In 2004, residents discovered hundreds of site plan violations, a scandal that led to the resignation of the Planning Board chairman. The town center that was supposed to come first never got built; instead of stores, a supermarket, and a library, there are 17 acres of vacant land.


A man walks through Clarksburg's future town center. Photo by dan reed! on Flickr.

For Clarksburg to get its first supermarket, set to open in Clarksburg Village this year, the County Council had to pass a limited amendment waiving the master plan's requirement that commercial development happen in the town center first.

Meanwhile, the promised "comprehensive transit system" has turned out to mean 2 Ride On routes: the 75, which runs every 30 minutes on weekdays between the Germantown Transit Center and the Montgomery County Correctional Facility, and the 79, which runs non-express every 30 minutes during rush hour between Clarksburg and Shady Grove.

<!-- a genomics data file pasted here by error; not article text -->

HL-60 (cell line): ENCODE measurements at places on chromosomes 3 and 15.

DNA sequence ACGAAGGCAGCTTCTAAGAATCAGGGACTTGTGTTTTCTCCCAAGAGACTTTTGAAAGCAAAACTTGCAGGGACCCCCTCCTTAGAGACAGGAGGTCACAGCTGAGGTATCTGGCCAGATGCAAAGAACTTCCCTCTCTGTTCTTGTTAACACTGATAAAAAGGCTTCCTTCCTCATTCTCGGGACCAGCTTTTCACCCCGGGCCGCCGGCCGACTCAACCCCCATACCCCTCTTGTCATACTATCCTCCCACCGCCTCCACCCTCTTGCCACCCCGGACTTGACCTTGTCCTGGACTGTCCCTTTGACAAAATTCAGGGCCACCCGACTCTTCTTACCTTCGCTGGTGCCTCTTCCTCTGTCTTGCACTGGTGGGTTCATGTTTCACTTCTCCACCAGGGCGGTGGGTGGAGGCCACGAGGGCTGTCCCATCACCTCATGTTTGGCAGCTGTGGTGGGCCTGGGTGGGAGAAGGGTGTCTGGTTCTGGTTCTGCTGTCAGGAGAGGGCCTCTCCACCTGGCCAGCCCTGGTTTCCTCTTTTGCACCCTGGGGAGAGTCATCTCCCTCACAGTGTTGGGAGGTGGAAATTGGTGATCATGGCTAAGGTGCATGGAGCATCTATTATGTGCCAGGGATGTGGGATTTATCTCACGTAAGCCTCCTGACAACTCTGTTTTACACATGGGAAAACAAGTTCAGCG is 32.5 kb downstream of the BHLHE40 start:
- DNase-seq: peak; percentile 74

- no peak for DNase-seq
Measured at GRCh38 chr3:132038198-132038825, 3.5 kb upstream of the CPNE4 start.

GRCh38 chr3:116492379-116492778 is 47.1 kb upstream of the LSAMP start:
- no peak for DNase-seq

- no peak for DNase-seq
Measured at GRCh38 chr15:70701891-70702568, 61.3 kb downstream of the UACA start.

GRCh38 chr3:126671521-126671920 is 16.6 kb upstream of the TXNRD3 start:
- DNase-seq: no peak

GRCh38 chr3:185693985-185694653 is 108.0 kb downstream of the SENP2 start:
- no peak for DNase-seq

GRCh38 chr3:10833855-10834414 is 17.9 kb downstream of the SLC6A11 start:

The Corridor Cities Transitway was supposed to stop in Clarksburg at Comsat, 2 miles south of Town Center and across I-270 from Cabin Branch. Now, the Maryland Transit Administration plans for the still-unfunded line to end at Metropolitan Grove in Gaithersburg, 9 miles south.

And as for pedestrian-friendly roads: children in the Gateway Commons neighborhood take the bus to a school across the street because it's unsafe for them to cross on foot. There will be a crosswalk and traffic signal after a bypass of Route 355 is built, as the master plan calls for. However, the bypass would go through the school.

Plan requires more evaluation before developing around Ten Mile Creek

The fourth and final stage of Clarksburg development is on the east side of Ten Mile Creek. Because the creek is environmentally sensitive, the master plan requires the County Council to evaluate its water quality before Stage 4 can begin.